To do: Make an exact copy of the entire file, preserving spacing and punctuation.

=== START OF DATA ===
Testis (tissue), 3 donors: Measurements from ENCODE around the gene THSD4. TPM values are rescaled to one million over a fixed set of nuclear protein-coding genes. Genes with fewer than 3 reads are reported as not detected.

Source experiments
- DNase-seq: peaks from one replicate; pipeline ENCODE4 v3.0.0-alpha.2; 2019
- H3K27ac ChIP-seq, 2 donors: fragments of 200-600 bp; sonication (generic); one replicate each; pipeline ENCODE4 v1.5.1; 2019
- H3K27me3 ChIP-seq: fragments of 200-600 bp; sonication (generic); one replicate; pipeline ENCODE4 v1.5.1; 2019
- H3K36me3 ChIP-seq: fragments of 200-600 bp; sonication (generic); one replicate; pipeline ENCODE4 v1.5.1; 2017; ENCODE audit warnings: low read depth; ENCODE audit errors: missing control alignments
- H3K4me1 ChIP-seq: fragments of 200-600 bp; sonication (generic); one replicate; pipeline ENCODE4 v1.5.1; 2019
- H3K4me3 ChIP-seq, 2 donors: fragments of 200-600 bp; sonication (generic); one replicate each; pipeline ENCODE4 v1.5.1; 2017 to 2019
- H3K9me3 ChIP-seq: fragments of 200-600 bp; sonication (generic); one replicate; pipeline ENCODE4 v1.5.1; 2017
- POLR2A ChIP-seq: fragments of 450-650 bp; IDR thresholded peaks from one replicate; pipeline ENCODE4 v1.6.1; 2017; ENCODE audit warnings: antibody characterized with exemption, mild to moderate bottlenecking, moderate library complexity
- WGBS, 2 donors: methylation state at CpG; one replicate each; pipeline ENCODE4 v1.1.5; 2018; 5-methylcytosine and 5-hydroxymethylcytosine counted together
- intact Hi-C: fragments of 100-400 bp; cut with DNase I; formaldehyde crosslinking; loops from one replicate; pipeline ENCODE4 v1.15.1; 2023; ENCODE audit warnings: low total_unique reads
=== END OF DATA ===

Testis (tissue), 3 donors: Measurements from ENCODE around the gene THSD4. TPM values are rescaled to one million over a fixed set of nuclear protein-coding genes. Genes with fewer than 3 reads are reported as not detected.

Source experiments
- DNase-seq: peaks from one replicate; pipeline ENCODE4 v3.0.0-alpha.2; 2019
- H3K27ac ChIP-seq, 2 donors: fragments of 200-600 bp; sonication (generic); one replicate each; pipeline ENCODE4 v1.5.1; 2019
- H3K27me3 ChIP-seq: fragments of 200-600 bp; sonication (generic); one replicate; pipeline ENCODE4 v1.5.1; 2019
- H3K36me3 ChIP-seq: fragments of 200-600 bp; sonication (generic); one replicate; pipeline ENCODE4 v1.5.1; 2017; ENCODE audit warnings: low read depth; ENCODE audit errors: missing control alignments
- H3K4me1 ChIP-seq: fragments of 200-600 bp; sonication (generic); one replicate; pipeline ENCODE4 v1.5.1; 2019
- H3K4me3 ChIP-seq, 2 donors: fragments of 200-600 bp; sonication (generic); one replicate each; pipeline ENCODE4 v1.5.1; 2017 to 2019
- H3K9me3 ChIP-seq: fragments of 200-600 bp; sonication (generic); one replicate; pipeline ENCODE4 v1.5.1; 2017
- POLR2A ChIP-seq: fragments of 450-650 bp; IDR thresholded peaks from one replicate; pipeline ENCODE4 v1.6.1; 2017; ENCODE audit warnings: antibody characterized with exemption, mild to moderate bottlenecking, moderate library complexity
- WGBS, 2 donors: methylation state at CpG; one replicate each; pipeline ENCODE4 v1.1.5; 2018; 5-methylcytosine and 5-hydroxymethylcytosine counted together
- intact Hi-C: fragments of 100-400 bp; cut with DNase I; formaldehyde crosslinking; loops from one replicate; pipeline ENCODE4 v1.15.1; 2023; ENCODE audit warnings: low total_unique reads